One of the endangered species in the church today is the Sunday school teacher. I am what I am today because of the many Sunday school teachers who patiently helped us to fall in love with the gospel. At a very early age we were taught important concepts such as salvation, justice, fairness, equality and Christian conduct which shaped us as we grew into adulthood. I am convinced that we should invest more into the teaching ministry of the church.
One of the strengths of the Liberation theology communities in South America was what came to be known as the Base Ecclesial Communities. Here they were able to study the Bible together, reflect on their political situations and study the works of people like Paulo Freira, Gustavo Guiterrez and others. There are different expressions of this throughout the world, some call them small groups and others call them cell groups. However, the point is it has been proven beyond doubt that we need a mechanism through which the church can become a learning space.
The theological college that I lead at the moment is called Kgolagano College of Theological education by extension. Over the years its strength has been in offering theological training to both clergy and lay leaders through manual distance education. We have been able to equip hundreds of people through simple, inexpensive and accessible theological approaches. The Missional Church ought to invest in its leadership and that of necessity means making theological education accessible to all.
4. Tender and loving Service
I am convinced that the heart-beat of the gospel today is about enabling humanising relationships. In a world where the empire preaches polarization of people according to race, religion, class, sexual orientation and nationality the church has to offer the gospel as an antidote to such ideology of hatred and exclusion.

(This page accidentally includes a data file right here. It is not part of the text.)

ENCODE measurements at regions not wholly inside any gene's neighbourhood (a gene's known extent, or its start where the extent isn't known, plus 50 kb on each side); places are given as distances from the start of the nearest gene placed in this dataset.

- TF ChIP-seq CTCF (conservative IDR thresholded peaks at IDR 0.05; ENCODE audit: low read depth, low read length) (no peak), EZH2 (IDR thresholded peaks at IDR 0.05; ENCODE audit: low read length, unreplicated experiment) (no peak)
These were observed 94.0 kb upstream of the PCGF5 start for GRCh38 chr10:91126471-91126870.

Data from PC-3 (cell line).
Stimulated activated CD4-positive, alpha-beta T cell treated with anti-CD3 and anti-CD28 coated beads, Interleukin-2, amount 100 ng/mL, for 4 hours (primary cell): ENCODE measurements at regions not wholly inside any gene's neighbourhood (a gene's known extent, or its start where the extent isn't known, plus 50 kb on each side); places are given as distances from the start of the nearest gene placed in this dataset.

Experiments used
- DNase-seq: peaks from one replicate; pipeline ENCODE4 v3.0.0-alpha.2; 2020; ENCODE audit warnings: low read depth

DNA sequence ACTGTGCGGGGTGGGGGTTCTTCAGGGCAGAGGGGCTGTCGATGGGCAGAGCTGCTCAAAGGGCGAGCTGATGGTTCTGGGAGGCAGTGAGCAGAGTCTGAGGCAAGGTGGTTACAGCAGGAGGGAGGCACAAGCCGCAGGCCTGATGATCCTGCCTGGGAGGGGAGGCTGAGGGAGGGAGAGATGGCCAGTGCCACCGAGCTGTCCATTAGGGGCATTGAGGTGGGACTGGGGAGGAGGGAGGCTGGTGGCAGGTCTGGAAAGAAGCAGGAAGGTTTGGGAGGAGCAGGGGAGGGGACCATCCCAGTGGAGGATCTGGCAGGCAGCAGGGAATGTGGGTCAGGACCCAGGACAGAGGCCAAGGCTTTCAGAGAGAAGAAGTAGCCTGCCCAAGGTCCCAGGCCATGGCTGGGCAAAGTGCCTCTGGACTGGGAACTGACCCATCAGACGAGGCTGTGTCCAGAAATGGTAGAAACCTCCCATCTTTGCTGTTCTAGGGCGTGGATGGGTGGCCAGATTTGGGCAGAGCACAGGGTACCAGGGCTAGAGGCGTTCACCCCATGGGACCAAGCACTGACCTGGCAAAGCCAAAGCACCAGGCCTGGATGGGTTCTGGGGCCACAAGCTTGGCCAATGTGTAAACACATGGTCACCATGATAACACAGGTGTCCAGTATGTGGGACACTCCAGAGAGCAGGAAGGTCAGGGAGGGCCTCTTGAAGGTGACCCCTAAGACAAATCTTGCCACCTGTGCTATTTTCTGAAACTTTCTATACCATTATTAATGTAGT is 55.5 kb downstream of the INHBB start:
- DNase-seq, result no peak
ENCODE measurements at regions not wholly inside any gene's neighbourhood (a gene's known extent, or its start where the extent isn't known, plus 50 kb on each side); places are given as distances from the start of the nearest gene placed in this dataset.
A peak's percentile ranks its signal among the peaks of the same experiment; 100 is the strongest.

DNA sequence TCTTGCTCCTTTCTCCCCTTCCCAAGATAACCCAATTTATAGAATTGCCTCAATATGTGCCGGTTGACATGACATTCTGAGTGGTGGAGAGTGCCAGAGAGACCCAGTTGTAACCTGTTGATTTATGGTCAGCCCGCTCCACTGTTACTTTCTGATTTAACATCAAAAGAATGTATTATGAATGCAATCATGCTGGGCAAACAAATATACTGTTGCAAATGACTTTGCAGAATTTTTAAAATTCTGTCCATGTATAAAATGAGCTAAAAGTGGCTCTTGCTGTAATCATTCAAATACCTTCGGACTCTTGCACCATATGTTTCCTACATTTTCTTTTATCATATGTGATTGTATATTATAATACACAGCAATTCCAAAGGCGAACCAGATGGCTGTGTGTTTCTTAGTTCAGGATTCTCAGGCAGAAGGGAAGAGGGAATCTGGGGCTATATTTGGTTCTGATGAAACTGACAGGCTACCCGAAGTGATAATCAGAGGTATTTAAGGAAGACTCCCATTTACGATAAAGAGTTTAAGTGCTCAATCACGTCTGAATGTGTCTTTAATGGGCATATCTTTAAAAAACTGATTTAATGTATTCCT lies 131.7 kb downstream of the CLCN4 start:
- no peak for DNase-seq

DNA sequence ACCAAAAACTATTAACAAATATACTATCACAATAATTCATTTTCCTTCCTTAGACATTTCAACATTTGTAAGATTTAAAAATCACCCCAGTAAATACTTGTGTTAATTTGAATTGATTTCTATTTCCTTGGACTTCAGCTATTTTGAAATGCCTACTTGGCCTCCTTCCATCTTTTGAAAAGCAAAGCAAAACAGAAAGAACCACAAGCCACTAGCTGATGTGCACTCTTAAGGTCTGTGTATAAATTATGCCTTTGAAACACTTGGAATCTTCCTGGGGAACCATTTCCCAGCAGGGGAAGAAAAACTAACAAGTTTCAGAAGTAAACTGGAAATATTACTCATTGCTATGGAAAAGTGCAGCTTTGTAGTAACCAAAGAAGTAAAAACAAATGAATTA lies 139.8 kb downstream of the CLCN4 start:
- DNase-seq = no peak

Our model of mission should be the incarnation which the Apostle Paul describes in his letter to the Philippians. He says;
5 In your relationships with one another, have the same mindset as Christ Jesus: 6 Who, being in very nature God, did not consider equality with God something to be used to his own advantage;7 rather, he made himself nothing by taking the very nature of a servant, being made in human likeness.8 And being found in appearance as a man, he humbled himself by becoming obedient to death— even death on a cross! 9 Therefore God exalted him to the highest place and gave him the name that is above every name, 10 that at the name of Jesus every knee should bow, in heaven and on earth and under the earth, 11 and every tongue acknowledge that Jesus Christ is Lord, to the glory of God the Father (2: 5-11).
I just think that missional church is about offering a new anthropology which is about embracing the other. It is the Indians who say Namasthe, which means “I see God in you,’ the Zulu say, Sakubona which means ‘I see you’ and in my language we say dumela which means ‘Let’s agree’, as though to say ‘Lets share the space’, let’s go together.’ These are powerful expressions of acknowledging the divinity that is in every human being, irrespective of who they are, what skin colour they are and what religious affiliation they are. It seems to me there is so much we can learn from indigenous knowledge systems that can inform our theology.